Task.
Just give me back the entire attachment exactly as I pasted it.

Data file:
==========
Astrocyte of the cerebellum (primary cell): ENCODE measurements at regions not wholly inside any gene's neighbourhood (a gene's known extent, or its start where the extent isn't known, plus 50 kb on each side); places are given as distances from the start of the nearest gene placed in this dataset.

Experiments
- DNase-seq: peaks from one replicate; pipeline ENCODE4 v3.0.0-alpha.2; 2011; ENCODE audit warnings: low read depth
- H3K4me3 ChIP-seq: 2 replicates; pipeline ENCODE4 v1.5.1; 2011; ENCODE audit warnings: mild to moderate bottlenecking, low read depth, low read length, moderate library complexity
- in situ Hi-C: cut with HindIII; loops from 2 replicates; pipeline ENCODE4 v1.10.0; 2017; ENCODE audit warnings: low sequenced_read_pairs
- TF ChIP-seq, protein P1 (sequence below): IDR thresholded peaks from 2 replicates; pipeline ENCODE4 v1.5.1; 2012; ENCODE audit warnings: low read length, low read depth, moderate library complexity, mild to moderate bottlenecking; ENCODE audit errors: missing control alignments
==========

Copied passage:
Astrocyte of the cerebellum (primary cell): ENCODE measurements at regions not wholly inside any gene's neighbourhood (a gene's known extent, or its start where the extent isn't known, plus 50 kb on each side); places are given as distances from the start of the nearest gene placed in this dataset.

Experiments
- DNase-seq: peaks from one replicate; pipeline ENCODE4 v3.0.0-alpha.2; 2011; ENCODE audit warnings: low read depth
- H3K4me3 ChIP-seq: 2 replicates; pipeline ENCODE4 v1.5.1; 2011; ENCODE audit warnings: mild to moderate bottlenecking, low read depth, low read length, moderate library complexity
- in situ Hi-C: cut with HindIII; loops from 2 replicates; pipeline ENCODE4 v1.10.0; 2017; ENCODE audit warnings: low sequenced_read_pairs
- TF ChIP-seq, protein P1 (sequence below): IDR thresholded peaks from 2 replicates; pipeline ENCODE4 v1.5.1; 2012; ENCODE audit warnings: low read length, low read depth, moderate library complexity, mild to moderate bottlenecking; ENCODE audit errors: missing control alignments